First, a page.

Outside of Studying – Campus Culture:

The cultural differences extend beyond the classroom. While every student at Amherst lives on or near campus, UNSW has a high proportion of commuter students, who are from all around Sydney and continue to live at home as university students. Hence, the only students living on or near campus tend to be international students or those from other Australian cities. The commuter culture affects the sense of community, and the campus appears quieter than you might expect at a 65,000-student university, particularly in the evenings.

With the high proportion of commuter students, campus sometimes felt quieter than I expected.

Additionally, the significance of university sports differs. Inter-university competitive sport doesn’t exist to the same degree as it does in the U.S., and hence none of the students are recruited as student-athletes like at Amherst.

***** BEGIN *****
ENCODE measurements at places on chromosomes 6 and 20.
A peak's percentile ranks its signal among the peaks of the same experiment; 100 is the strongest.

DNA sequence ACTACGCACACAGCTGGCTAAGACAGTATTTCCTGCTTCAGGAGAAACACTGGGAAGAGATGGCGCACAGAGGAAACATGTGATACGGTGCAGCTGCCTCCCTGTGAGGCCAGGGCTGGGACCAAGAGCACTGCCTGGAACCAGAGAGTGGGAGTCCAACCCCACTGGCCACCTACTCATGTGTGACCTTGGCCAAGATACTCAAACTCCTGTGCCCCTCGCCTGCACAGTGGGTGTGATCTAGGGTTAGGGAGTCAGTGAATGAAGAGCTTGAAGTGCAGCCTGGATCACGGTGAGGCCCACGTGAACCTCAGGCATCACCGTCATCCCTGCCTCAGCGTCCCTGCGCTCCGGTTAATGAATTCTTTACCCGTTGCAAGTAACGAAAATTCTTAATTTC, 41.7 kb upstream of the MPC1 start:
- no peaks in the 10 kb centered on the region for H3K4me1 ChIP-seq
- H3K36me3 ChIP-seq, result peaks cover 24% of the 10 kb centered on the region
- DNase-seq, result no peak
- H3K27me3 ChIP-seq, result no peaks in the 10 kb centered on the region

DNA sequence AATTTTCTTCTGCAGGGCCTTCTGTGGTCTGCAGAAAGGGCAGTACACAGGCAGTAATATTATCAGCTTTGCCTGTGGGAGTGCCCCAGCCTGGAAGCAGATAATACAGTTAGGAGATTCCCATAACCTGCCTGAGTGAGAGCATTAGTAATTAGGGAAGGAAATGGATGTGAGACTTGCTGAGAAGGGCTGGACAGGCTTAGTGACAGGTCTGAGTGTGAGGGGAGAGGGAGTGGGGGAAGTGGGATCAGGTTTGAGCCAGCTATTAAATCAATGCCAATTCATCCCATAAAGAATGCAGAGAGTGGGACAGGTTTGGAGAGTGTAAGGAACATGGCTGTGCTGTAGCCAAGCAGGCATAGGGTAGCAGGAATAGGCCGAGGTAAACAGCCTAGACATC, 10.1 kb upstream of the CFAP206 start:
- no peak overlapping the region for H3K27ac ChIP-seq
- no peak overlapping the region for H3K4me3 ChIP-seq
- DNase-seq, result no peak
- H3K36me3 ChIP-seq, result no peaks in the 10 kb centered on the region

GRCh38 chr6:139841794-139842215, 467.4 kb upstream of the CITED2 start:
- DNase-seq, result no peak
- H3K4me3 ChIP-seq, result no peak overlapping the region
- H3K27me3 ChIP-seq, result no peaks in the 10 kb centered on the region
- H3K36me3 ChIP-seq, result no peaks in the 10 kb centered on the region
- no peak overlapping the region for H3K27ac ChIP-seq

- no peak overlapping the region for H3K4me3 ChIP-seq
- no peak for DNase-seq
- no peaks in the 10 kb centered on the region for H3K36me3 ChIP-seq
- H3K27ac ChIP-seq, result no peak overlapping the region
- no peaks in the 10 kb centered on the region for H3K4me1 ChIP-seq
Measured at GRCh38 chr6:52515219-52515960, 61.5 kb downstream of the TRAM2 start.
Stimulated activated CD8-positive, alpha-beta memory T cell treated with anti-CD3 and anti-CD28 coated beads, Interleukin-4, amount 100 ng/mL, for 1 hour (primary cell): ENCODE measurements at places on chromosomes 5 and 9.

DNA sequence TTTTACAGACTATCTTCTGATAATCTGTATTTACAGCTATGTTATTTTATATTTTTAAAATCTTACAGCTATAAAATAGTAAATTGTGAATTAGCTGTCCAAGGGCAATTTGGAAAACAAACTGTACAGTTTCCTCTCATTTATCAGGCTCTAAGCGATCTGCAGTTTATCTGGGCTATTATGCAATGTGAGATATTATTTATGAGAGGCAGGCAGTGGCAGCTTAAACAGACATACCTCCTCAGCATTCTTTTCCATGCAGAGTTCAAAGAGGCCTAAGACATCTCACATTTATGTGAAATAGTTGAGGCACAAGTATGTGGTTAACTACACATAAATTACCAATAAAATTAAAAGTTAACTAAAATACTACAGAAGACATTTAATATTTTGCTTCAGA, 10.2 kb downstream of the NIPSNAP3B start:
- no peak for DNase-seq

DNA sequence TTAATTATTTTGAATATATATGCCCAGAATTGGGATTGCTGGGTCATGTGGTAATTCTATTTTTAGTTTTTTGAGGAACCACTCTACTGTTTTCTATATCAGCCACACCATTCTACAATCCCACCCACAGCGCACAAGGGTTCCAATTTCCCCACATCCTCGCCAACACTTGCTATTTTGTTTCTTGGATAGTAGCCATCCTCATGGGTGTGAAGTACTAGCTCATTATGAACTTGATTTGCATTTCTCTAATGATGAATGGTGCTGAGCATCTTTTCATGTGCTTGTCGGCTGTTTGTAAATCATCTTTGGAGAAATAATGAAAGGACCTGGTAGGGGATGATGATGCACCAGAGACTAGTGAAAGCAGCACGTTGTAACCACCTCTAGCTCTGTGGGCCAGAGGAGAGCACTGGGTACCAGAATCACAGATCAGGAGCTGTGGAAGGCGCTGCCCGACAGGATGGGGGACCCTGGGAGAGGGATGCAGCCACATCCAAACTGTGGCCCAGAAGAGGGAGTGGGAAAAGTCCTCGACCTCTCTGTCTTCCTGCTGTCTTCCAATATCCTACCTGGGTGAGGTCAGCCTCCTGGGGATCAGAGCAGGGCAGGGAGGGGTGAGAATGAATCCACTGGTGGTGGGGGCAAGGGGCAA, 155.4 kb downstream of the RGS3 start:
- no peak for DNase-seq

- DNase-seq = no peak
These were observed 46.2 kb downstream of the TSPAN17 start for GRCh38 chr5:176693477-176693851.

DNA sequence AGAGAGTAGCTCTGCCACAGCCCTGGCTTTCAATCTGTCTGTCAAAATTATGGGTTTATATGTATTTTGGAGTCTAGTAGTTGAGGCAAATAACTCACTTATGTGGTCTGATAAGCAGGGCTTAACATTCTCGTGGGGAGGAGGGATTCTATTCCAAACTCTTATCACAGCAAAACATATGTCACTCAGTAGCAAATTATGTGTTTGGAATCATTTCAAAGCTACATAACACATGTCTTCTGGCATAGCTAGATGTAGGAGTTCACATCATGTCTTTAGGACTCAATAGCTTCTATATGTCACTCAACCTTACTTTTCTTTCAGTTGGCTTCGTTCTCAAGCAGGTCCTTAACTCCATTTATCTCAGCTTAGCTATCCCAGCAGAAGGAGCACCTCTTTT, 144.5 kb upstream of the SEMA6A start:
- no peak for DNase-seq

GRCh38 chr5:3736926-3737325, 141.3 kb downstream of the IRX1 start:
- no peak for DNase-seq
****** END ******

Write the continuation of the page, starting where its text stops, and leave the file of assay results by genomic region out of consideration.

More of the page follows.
Finally, there is a stronger international student presence at UNSW. International students constitute 40% of the student body, much more than Amherst’s 10%.

I played tennis with some of the UNSW students – some international and some domestic.

In Conclusion:

So far, studying abroad at UNSW has been an eye-opening experience, showcasing the vast differences in university life between Amherst and UNSW, and hence between the U.S. and Australia in general. I think that recognizing these differences have helped me transition to a new university environment more easily. While the adjustment to different teaching styles, course layouts, and classroom environments is testing my ability to adapt, the experience is rewarding. As I continue to navigate the unique aspects of UNSW, I am grateful for the opportunity to broaden my perspective and study at a university so distinct from Amherst.